Deep sea diving robots to save world’s coral reefs
SCIENTISTS in the Capital are raising funds to create robots capable of repairing endangered coral reefs unreachable by deep sea divers.
The experts at Heriot-Watt University have teamed up with a Marine Systems Engineering Laboratory at Northeastern University’s Marine Science Centre in Massachusetts and a coral “nursery” in Belize to create the “Coralbots”, which will use special arms to repair damaged
David Crone, a professor of computer science at Heriot-Watt University, said: “In September last year we had an event called The Heriot-Watt Crucible, which was seeking to bring experts in different disciplines together to see what they could learn from each other. The proposal for this collaboration between marine biologists and
robotics experts to preserve and repair coral reefs was one of the winning ideas.”
Having secured enough money from the university to start the project, the scientists now need a further £68,890 to manufacture and “train” the first of two bots, and they are hoping the support of businesses, schools and concerned individuals will help them reach their target.
Dr Lea-Anne Henry, a Research Fellow at the Centre
for Marine Biodiversity and Biotechnology (CMBB) at Heriot-Watt, explained: “Coral reefs are among the most biodiverse systems on the planet and are absolutely essential to the ecosystem. They also support the livelihoods of 500 million people across the globe. Most
people think you only get coral reefs in the tropics, but they exist all over the world, though at far
deeper levels in cold waters.”
While many divers are helping to repair tropical coral reefs by attaching coral grown in nurseries, reefs in deeper waters which have been damaged by practices such as deep sea trawling cannot be reached by humans. And though humans may have the best intentions when repairing the reefs, accidental damage caused by diving equipment bumping into the reefs is not uncommon.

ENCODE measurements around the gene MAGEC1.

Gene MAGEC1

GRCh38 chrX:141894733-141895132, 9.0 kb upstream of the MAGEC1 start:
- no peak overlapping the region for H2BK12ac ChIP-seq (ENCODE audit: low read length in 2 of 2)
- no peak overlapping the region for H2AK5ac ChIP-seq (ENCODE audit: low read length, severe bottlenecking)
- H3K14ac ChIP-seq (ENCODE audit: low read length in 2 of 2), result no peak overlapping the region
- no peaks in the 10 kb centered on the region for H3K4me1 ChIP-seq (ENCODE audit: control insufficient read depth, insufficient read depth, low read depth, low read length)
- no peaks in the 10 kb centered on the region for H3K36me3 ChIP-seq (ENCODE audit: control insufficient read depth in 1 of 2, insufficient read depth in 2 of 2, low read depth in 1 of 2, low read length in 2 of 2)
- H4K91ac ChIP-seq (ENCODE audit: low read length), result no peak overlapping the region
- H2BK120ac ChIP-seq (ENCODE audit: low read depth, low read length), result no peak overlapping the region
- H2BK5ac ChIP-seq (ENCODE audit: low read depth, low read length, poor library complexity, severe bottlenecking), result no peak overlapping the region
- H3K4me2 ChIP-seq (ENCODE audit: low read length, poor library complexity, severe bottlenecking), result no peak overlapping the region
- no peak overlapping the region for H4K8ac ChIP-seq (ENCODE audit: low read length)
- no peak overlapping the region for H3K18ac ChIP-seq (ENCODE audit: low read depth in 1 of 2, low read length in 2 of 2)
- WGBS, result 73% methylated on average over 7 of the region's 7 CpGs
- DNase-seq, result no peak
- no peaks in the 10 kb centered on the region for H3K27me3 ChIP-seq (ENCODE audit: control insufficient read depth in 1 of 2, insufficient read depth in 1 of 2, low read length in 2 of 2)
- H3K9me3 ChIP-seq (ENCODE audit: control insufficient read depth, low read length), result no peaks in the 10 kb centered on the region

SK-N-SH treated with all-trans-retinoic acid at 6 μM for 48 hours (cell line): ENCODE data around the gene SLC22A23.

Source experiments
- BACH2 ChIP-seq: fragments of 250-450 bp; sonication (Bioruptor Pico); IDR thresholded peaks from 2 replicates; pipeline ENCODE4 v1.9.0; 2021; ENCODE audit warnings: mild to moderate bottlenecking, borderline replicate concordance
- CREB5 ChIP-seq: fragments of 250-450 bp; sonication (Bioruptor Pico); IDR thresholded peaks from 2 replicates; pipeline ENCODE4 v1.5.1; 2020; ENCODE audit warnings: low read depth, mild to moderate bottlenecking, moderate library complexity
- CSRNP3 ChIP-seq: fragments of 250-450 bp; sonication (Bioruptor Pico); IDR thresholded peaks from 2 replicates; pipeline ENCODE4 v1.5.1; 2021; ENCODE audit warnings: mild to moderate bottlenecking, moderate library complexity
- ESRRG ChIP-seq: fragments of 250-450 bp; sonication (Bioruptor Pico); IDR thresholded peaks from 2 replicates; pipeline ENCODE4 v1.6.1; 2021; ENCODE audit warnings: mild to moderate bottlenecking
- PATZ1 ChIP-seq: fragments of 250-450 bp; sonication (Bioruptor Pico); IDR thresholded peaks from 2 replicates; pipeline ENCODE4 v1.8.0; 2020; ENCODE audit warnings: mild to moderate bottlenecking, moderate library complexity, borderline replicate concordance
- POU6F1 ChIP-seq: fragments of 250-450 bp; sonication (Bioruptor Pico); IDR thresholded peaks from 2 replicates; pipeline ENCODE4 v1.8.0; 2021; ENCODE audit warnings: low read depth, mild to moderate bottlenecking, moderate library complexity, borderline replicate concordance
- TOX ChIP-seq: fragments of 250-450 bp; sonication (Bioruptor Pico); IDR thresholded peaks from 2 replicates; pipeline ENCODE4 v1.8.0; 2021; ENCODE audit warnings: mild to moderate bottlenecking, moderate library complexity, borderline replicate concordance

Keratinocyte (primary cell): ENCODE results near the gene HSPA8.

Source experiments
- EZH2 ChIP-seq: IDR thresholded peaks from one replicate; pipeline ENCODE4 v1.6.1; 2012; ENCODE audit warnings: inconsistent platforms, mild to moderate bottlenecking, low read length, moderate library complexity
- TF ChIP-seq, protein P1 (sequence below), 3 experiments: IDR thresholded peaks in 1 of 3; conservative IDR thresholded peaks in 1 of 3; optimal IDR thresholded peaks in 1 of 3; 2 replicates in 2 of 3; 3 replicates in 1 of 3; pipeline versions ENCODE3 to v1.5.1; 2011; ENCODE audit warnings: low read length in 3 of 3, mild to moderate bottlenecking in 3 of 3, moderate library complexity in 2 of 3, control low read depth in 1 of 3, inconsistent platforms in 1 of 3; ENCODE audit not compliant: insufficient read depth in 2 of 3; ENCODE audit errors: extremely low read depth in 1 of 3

Dr Henry said: “There are already robots that can visit parts of the ocean where divers just can’t go. What we need to do is attach arms to these robots that are sensitive enough to pick up coral without damaging it, and also programme them to recognise different corals and to repair and even completely rebuild reefs.
“We’ve done the work, we just need the funds to put it into practice.”
If all goes to plan the first two Coralbots will be ready for a test run in Belize this November, aiding the Fragments of Hope Coral Nursery to repair local reefs, before moving on to deep sea reefs over the next few years.
Anyone who chooses to sponsor their efforts gets more than just a warm fuzzy feeling.
Prof Crone said: “We’re offering different incentives depending on your pledge. If you make a bigger donation, a stone with your name etched on it will be included in the first reef we construct.”
For more information, or to make a donation, visit www.kickstarter.com/projects/
The marine machine
Robotic mini-submarine would be used for repairing deep sea coral reef that has been destroyed and scattered by trawling, but cannot be reached by humans.
1. Robot is sent down to ocean bed. Area and positioning of coral fragments will have been mapped in.
2. Robot moves to
co-ordinates denoting the rough centre of the new reef.
3. Robot then starts ‘looking’ around at the bits of coral scattered about. It has been ‘trained’ to tell the difference between dead and living coral (living coral has moving ‘mouths’ and antennae, while dead coral will no longer move).
4. Picks up dead coral with its robot arms and brings it to centre of new reef, building the base of the new reef.
5. Once base is built, robot goes back for live coral and starts piling it on top. It will have been programmed on how best to put living coral back together so it can grow and also provide places for plants and animals to live.